G. W. Shouse had worked for Maltby Little as a grocery clerk for seven or eight years. He said that during that time "Mr. Little was a drinking man. I don't mean he was a man to be drunk all the time. What I mean is that he was a man that took his drinks as an ordinary man would that is running a saloon." Witness met Little several times after February, 1917. He testified: "I noticed a change in the appearance of George Little after the death of his wife. He seemed to be downhearted like any man would and he told me that he lived out to the ranch all alone; he said it seemed to be very lonesome and he was stating about what bad luck he had had, losing his wife and his barn burning down, and I believe something about his automobile burning up; and he said that a man having the luck that he had, life wasn't worth living. He stated that sometimes he felt like going down to the river and jumping in the river. The last time that he said this was not more than three days before he committed suicide. At that time he looked bad, was very peaked in the face and did not look well; . . . he was kind of trembly like, nervous — shaky like."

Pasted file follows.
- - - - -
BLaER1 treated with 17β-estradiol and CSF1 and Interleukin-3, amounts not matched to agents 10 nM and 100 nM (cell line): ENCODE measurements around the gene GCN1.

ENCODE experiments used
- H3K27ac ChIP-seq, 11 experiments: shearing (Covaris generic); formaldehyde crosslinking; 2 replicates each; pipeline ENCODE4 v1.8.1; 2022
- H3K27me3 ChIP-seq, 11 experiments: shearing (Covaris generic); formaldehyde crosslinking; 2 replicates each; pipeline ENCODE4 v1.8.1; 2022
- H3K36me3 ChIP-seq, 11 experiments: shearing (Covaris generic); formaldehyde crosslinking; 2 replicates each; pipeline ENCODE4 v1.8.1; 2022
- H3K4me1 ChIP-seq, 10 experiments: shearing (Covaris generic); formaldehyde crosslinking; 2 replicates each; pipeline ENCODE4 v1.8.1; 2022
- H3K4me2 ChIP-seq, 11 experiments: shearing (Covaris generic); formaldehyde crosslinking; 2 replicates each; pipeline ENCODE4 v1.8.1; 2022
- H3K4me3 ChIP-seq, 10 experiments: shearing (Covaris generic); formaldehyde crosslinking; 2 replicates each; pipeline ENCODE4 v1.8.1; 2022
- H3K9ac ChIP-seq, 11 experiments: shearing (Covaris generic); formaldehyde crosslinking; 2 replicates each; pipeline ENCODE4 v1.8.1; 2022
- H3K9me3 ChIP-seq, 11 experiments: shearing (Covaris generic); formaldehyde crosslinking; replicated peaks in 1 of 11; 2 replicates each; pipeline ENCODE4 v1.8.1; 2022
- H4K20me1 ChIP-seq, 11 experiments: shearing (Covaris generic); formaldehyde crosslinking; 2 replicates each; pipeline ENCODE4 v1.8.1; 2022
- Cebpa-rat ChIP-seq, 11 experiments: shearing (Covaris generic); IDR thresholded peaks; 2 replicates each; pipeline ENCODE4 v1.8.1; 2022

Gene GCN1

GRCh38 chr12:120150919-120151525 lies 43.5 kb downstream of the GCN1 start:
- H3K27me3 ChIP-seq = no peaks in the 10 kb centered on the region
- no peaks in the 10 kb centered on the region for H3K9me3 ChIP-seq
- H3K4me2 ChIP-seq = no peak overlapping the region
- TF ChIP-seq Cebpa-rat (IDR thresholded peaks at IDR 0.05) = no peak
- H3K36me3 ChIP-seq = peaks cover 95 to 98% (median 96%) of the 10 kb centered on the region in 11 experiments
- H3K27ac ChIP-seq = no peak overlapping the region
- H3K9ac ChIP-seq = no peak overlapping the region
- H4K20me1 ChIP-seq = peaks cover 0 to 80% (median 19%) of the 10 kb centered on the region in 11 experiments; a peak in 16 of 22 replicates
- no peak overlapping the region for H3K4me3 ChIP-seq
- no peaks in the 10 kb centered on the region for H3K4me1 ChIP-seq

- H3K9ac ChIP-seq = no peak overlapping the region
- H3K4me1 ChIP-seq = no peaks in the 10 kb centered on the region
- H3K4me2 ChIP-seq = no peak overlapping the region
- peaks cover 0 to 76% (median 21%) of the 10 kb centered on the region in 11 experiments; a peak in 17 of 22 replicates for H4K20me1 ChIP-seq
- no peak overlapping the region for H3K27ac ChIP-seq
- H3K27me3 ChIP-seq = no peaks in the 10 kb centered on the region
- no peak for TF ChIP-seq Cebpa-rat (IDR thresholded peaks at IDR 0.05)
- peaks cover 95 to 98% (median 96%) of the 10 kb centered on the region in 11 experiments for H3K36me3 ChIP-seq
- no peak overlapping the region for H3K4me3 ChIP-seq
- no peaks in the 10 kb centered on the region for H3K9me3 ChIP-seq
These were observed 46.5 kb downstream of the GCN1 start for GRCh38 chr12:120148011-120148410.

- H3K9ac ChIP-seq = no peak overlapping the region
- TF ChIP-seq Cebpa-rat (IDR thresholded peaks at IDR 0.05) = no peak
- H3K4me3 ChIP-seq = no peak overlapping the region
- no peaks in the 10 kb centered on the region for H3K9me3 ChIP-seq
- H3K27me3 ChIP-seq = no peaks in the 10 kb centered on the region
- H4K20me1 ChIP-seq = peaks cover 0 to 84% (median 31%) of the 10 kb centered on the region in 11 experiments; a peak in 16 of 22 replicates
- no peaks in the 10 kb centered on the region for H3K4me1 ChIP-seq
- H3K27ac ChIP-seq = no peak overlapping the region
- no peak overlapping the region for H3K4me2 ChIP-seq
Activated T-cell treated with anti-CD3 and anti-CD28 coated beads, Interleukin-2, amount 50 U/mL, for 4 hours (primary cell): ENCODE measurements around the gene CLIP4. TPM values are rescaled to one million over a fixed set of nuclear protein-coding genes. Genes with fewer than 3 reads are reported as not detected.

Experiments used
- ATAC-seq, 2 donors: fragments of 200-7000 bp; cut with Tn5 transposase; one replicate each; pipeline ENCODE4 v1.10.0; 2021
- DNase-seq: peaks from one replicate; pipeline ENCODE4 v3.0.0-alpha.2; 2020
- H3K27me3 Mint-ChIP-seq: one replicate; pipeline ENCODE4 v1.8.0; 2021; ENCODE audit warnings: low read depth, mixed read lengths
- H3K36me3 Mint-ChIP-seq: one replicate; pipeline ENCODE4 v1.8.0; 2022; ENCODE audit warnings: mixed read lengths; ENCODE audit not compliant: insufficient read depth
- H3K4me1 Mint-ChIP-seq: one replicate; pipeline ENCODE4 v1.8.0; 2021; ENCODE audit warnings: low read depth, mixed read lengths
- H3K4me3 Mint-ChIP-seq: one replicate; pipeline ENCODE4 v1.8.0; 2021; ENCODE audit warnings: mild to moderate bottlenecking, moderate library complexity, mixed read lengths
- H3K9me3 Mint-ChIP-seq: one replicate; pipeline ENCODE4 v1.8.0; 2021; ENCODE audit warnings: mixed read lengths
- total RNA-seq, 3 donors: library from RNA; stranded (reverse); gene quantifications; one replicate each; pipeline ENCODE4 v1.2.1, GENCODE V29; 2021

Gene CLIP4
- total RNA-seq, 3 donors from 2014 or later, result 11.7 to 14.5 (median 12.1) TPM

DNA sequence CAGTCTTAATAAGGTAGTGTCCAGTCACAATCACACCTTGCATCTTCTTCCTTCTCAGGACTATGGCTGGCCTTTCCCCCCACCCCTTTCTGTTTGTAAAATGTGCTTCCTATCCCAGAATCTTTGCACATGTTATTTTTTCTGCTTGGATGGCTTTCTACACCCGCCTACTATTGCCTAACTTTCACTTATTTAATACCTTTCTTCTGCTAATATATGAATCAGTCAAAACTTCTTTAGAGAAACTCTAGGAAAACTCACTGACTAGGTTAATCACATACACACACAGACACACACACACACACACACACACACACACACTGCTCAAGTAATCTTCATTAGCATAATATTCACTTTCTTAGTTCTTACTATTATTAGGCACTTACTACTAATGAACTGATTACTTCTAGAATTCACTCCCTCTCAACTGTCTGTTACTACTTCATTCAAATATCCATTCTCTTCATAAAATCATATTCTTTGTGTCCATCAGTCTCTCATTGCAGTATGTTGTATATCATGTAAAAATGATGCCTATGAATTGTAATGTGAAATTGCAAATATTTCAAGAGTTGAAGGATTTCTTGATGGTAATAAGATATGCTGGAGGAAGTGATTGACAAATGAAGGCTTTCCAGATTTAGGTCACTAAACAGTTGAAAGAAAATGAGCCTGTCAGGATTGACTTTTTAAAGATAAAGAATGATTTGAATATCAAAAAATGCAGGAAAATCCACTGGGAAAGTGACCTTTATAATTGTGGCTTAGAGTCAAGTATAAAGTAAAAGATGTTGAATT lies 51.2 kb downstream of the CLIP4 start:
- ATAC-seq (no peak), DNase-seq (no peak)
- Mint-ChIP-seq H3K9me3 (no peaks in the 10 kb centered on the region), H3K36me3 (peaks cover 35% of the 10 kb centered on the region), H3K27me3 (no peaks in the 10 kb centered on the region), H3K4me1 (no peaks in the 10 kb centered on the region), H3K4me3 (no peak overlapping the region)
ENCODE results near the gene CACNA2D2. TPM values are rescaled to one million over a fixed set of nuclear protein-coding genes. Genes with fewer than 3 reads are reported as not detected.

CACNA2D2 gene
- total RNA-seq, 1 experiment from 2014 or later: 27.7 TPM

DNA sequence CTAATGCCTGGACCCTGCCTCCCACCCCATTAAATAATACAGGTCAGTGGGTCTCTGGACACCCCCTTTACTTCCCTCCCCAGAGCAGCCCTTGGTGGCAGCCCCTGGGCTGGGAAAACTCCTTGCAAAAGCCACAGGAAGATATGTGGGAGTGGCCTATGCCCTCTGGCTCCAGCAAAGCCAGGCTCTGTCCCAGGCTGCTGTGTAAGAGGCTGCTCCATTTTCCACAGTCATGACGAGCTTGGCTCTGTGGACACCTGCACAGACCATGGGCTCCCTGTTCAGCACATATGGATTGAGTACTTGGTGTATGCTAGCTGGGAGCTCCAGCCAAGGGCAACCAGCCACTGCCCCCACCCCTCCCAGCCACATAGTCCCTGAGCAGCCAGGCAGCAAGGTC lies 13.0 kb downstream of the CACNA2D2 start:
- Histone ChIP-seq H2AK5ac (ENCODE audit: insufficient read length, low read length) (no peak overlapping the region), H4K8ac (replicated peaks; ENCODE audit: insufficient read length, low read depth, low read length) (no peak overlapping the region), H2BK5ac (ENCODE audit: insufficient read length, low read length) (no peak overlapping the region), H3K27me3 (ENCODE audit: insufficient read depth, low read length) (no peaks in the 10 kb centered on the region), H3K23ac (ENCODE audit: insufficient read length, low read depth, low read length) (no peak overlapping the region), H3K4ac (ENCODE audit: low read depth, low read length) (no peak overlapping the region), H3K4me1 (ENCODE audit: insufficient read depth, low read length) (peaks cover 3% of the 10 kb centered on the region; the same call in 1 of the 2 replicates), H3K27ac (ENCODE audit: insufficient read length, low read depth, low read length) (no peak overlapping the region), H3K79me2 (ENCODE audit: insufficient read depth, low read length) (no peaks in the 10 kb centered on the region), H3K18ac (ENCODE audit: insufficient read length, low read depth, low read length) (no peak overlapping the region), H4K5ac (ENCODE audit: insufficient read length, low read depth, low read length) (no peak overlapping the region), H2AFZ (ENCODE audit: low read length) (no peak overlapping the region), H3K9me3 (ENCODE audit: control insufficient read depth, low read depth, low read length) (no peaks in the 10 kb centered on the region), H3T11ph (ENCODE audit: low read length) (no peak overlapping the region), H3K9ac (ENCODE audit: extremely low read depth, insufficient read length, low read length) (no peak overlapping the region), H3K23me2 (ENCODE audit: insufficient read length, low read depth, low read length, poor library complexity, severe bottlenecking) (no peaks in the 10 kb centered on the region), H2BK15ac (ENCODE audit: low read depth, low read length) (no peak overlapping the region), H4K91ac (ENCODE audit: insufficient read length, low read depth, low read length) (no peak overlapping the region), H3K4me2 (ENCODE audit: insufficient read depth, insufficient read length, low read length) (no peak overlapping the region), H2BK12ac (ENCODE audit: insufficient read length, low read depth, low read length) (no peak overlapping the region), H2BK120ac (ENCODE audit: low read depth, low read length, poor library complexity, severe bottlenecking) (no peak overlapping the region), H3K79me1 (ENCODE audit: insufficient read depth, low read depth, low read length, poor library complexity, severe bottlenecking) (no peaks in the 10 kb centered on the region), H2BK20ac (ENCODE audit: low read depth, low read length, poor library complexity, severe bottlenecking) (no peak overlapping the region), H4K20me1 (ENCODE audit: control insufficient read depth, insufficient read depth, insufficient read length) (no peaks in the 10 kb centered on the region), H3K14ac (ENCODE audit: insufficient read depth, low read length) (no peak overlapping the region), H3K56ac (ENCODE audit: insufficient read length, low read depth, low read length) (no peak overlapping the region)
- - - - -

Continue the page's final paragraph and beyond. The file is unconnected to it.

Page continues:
Ernest Parker testified that he knew Little in his lifetime; that he last saw him two or three weeks before his death; that he seemed sad and downhearted, grieved over the death of his wife; that he also mentioned the loss of his barn by fire. "Before the death of his wife he was of a jolly nature, talkative, and very sociable. After the death of his wife he was very sad. The last time I saw him he was rational."